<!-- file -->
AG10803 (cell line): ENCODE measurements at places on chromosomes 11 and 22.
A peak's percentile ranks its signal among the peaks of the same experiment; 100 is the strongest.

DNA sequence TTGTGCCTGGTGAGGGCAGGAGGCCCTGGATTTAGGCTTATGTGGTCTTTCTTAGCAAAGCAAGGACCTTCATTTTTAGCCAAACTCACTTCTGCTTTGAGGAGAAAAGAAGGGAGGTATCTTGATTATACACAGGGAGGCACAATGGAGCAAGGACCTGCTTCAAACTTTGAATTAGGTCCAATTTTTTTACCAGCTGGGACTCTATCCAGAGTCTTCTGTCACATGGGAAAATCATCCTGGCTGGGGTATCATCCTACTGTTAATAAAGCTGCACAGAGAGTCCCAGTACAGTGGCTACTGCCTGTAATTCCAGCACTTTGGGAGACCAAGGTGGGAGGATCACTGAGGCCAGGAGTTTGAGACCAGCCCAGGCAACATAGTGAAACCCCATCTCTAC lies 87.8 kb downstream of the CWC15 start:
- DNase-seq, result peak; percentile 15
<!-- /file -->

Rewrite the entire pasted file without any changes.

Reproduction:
AG10803 (cell line): ENCODE measurements at places on chromosomes 11 and 22.
A peak's percentile ranks its signal among the peaks of the same experiment; 100 is the strongest.

DNA sequence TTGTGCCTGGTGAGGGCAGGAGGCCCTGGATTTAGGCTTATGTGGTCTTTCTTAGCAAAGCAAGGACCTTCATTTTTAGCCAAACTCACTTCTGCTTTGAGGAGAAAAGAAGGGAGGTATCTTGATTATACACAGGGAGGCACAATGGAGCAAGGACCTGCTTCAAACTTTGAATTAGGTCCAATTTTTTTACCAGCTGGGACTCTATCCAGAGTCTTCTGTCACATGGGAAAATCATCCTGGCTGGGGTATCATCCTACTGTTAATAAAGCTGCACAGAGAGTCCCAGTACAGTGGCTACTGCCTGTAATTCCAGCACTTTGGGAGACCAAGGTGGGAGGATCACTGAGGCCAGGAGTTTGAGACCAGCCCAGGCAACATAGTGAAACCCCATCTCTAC lies 87.8 kb downstream of the CWC15 start:
- DNase-seq, result peak; percentile 15